California's voting districts are redrawn every 10 years, when new census figures are released. Anyone with the population data and a home computer could easily draw maps of evenly populated districts. One map is needed to show the four new districts of the Board of Equalization, the state's elected tax commission. A second would redivide California into 40 state Senate districts, a third into 80 Assembly seats, a fourth into 53 congressional districts. How hard could it be?
Hard enough. To make sure that the redrawn lines enhance rather than diminish their faction's clout in Congress or the Legislature, Democratic and Republican party leaders put themselves in control of the process and wrangle. Republicans were in charge for decades and did their best to guarantee themselves a perpetual voting advantage. Democrats, who now hold the reins, do the same.
That party duopoly makes politics an inside game played with rules that work in the best interests of politicians, but not always for the people they are supposed to serve. Seats that are clearly weighted to one party or the other tend to get Republicans who are more conservative, or Democrats who are more liberal, than the typical voter, and that in turn creates an ultra-partisan Legislature that gets little done for California's generally centrist population.
It is one of those internally reinforcing political mechanisms that resist well-meaning reform efforts, which is why it goes on, decade after decade. But this year, for a series of politically amusing reasons, may be just the time to start over. Assembly Speaker Fabian Nuñez (D-Los Angeles) and Senate President Pro Tem Don Perata (D-Oakland) are about to be termed out, but they're not ready to go. They want voters to approve a measure to loosen term limits. They need that measure to pass well before June, when they would be running for their extra terms. California has moved up its presidential primary to February, giving politicians a new ballot in which they can place a term-limits measure. But Gov. Arnold Schwarzenegger promises not to support any such measure without allowing voters at the same time to revamp districting. So here we are. Lawmakers are motivated to make redistricting reform work.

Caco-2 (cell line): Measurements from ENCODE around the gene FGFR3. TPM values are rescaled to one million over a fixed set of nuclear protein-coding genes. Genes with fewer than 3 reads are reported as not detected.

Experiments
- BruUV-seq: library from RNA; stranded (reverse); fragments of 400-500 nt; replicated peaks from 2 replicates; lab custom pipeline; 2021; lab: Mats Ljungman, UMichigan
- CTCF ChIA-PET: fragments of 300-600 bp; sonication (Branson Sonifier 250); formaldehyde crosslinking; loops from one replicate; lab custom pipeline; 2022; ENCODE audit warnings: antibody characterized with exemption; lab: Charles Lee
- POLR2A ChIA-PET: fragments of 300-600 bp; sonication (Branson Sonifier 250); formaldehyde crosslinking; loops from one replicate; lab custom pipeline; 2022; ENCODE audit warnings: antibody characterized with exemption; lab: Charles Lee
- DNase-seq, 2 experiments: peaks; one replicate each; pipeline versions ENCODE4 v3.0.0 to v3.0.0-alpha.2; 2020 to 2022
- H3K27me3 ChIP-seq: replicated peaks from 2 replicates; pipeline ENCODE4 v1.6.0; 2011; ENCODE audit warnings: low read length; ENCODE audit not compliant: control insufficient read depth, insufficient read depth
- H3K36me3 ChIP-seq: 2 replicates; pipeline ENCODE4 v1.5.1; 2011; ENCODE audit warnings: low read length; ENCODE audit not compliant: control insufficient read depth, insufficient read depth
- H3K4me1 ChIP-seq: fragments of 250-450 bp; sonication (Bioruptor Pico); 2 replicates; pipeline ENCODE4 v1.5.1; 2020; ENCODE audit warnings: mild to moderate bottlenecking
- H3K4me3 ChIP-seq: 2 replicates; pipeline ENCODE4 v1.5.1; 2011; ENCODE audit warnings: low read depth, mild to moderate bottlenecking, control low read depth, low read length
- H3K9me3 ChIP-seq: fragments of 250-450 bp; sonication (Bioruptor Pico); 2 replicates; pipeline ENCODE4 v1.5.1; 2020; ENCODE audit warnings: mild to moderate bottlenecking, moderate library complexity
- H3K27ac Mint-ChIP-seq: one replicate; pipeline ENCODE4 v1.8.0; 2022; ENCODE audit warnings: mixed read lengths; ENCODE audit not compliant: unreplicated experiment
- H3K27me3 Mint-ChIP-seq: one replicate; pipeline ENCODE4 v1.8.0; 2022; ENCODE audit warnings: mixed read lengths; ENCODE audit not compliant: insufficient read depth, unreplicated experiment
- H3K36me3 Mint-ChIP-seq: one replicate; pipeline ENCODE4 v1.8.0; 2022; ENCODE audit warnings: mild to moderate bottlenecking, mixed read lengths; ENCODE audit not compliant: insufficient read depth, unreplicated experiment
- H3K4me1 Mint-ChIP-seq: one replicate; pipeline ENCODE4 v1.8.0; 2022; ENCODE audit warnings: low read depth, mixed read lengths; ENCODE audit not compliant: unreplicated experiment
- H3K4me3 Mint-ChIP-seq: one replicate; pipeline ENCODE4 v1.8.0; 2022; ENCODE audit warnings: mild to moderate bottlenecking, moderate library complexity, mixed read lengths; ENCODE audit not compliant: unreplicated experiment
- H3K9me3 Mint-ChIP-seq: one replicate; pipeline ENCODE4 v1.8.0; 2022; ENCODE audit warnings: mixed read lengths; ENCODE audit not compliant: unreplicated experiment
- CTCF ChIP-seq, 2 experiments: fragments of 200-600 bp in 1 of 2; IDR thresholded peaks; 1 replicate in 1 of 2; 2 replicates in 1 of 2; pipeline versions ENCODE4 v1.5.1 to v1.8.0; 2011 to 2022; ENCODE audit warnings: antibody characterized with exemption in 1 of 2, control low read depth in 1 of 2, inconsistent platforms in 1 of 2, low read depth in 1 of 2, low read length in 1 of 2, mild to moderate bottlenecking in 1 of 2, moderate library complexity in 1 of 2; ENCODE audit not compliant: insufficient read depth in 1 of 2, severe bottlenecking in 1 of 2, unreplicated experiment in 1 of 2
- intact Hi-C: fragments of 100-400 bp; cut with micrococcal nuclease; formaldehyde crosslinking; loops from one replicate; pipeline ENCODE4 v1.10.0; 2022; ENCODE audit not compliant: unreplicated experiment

That creates a rare opportunity, and one that presents several important questions:
* Who draws the lines? Some proposals call for a variation on the grand jury, in which names are drawn from voter lists and finalists are chosen by the governor and leaders of both parties from both houses of the Legislature. Nuñez's plan calls for picks from the parties, balanced by a slim majority of appointments by judges. The ideal may be somewhere in between. It may be naive to expect random Californians to be enthusiastic about drawing district lines, but the Nuñez plan still awards too much clout to party leaders.
* What lines are drawn? Perata says Congress must be excluded because he won't preside over a revamp that deprives Rep. Nancy Pelosi of the House speakership and Democrats of their congressional majority -- especially when states such as Texas and Florida are keeping their Republican majorities in charge of their reapportionments. One compromise being floated is to include Congress, but not until the 2021 redistricting. That's a perpetual delay tactic. Unlike cynical Republican plans to end winner-take-all primaries in order to peel off some of California's electoral votes, honest redistricting does not disenfranchise voters here and, in fact, sets the standard for other states to follow. Congress should be included in the revamp right away.
* Who gets credit? In Sacramento, the inability to agree on the answer to this question often kills progress. Lawmakers have a couple of days to agree on a final plan to put before voters next year. If they can't, they will have to learn to live with the initiatives that take all power out of their hands.